By Design

By Design: Audi Q8 Concept

Trucks up for the bucks-up crowd

For a long time Audi stood for refinement, graceful styling, and intelligent detail design. We owe the benefits of a now almost-universal flush side glass to Audi, along with the serious, widespread application of low-drag aerodynamics for mainstream vehicles. Those huge grilles from more than a decade ago were unpleasantly obtrusive but were offset by the most refined and agreeable interiors in the business. As the market has moved from sporty coupes and sedans to taller, heavier, and bulkier SUVs, the focus has changed, and Audi’s subtle styling refinement has transformed into a blockier, coarser, and more trucklike look. This disappoints me slightly, but Audi buyers are presumably getting more of what they truly want — or, at the very least, what marketers and stylists think they want.

The Audi Q8 concept’s grille is imposingly big but is now defined by an irregular octagonal perimeter affixed to a black-painted frame that projects the ensemble forward. Five black horizontal bars with double-radius leading edges sit unobtrusively behind six double-radius vertical bars with kinks in them that align with the four innermost creases on the hood. There are a couple more creases outboard, one aligning with a sharp edge in the A-pillar, another with a little inset below the side windowsill that runs onto the front fender top. Add in creases above each wheel and a few horizontal and arched lines in the body sides, and you can see that the die makers were kept busy getting this car’s skins ready for production.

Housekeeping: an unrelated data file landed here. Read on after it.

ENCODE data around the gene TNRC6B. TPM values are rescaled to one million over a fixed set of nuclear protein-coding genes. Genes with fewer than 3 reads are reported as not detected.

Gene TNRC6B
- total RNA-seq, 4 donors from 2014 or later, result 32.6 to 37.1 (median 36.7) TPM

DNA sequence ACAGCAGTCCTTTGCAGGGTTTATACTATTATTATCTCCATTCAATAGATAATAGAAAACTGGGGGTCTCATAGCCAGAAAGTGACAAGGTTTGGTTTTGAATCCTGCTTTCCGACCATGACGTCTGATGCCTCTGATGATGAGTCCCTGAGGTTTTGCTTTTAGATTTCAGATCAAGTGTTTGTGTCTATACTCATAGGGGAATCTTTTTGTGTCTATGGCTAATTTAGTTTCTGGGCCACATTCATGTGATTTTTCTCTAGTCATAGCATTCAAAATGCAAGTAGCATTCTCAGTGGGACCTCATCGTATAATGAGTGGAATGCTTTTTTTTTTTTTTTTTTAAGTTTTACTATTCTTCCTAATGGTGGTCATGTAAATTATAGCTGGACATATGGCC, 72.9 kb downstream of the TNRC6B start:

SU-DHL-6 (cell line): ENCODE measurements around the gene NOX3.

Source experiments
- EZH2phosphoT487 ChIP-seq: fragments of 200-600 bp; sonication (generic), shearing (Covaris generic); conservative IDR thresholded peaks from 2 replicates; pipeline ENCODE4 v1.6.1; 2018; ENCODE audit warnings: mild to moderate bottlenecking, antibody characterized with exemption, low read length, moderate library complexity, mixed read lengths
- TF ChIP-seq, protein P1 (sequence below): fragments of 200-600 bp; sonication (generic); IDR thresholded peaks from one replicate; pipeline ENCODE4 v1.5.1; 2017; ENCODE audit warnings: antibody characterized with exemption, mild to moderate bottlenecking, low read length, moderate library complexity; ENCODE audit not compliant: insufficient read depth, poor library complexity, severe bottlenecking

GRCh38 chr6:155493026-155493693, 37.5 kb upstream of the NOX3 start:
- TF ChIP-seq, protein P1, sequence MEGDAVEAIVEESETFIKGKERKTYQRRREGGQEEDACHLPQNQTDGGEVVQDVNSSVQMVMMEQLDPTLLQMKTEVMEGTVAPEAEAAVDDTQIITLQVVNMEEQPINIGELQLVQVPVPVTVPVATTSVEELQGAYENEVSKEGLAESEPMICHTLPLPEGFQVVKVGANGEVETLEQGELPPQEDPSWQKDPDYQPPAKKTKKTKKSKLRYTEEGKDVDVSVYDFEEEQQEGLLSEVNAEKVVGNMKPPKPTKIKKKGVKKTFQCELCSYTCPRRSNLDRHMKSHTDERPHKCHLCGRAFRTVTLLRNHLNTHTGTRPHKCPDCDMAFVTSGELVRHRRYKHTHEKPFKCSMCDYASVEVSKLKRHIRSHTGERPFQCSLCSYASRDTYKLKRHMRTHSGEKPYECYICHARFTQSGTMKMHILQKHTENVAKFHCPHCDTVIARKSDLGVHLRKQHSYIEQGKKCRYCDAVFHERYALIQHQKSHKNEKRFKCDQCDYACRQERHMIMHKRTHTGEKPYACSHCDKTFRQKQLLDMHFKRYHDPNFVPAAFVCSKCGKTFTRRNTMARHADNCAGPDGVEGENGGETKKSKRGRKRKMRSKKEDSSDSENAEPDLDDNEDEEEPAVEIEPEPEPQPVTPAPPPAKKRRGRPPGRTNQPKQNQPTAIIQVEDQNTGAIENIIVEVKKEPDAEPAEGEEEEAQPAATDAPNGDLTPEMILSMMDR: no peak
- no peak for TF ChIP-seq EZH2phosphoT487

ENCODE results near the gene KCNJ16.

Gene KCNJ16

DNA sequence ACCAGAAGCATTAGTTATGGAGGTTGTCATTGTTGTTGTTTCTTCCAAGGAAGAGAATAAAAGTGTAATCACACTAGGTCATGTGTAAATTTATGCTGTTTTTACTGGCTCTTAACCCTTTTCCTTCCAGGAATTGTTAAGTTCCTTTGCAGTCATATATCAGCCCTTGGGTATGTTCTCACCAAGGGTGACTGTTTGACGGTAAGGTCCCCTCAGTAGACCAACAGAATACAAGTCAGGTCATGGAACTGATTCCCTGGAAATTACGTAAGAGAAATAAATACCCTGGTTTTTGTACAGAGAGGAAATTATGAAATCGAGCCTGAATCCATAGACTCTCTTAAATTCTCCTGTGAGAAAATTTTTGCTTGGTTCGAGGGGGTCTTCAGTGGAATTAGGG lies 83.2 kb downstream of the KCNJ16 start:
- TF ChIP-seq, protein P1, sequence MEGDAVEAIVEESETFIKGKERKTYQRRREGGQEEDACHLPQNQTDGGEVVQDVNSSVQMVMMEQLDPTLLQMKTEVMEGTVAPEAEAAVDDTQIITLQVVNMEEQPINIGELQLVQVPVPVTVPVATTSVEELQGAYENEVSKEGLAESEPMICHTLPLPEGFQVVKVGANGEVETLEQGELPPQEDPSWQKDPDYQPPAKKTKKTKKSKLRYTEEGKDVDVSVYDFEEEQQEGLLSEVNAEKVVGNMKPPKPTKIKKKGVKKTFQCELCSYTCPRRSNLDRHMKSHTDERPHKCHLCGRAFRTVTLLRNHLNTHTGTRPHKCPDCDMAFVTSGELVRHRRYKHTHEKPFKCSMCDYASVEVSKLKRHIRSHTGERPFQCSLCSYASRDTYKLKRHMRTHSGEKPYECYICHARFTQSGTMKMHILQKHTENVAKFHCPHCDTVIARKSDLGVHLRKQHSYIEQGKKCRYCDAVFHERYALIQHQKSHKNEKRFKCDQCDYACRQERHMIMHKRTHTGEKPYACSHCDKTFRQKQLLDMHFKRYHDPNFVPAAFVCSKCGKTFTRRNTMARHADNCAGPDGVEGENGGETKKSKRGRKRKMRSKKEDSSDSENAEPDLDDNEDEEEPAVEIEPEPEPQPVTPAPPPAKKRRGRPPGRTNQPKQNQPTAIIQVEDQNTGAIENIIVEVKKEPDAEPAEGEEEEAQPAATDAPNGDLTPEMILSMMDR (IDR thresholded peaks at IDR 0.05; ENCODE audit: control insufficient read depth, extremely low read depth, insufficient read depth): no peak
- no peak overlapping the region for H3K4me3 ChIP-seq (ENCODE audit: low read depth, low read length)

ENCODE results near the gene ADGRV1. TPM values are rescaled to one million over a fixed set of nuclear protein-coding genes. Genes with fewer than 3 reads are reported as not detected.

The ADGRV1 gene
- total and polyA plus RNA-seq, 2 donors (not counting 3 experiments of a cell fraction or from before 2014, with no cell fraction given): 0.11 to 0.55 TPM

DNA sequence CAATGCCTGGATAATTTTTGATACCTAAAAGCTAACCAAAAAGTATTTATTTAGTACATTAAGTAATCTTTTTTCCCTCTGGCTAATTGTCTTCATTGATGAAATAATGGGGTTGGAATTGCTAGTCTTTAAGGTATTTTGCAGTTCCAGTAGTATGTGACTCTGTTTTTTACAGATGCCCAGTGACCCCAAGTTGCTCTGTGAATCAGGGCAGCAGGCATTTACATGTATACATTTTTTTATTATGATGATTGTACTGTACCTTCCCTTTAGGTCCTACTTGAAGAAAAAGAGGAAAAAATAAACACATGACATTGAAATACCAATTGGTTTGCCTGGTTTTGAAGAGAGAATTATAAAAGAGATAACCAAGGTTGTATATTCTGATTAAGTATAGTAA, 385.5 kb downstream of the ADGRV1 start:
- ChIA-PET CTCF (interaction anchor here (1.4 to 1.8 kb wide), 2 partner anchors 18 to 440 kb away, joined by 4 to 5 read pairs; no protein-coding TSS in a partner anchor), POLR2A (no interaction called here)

There is no denying this is an attractive package, but it is reasonable to question whether it is sensible to transport only four people and a limited amount of luggage. The available space is truncated by the falling roofline and extensive mechanical and electric hardware carried under the load floor to accommodate all-wheel drive, hybrid motors, and batteries. But efficiency and practicality are no more a part of what this design is about than they were in planning and building Duesenberg J or Packard V-12 two-seat roadsters. Economist Thorstein Veblen laid out the underlying reasons for things such as this concept SUV late in the 19th century in his seminal “The Theory of the Leisure Class.”

There will always be a desire and a need for excess, and we are all beneficiaries of the search for ways to indulge those who seek to have more than others. When I compare the 10-year-old economy model I keep as a second car for local use to the ultra bare-bones first car I owned long ago as a teenager, I realize that every one of the improvements appeared first on cars meant for, as is this Q8 concept, the rich and privileged. This is not a car I’d want under any circumstances, but if there are inexpensive all-wheel-drive hybrids years from now, it will be because this and other over-the-top models exist now. So, long live conspicuous consumption.

By Design Audi Q8 Concept front three quarter

1. Wheel openings in the body sides are complex, with four sharp-edged surface changes in the semicircular wheelhouses. Clean, interesting, and different from any other car.

2. A sort of hip line is embossed high up on the body side, suggesting a rear fender shape that really isn’t there.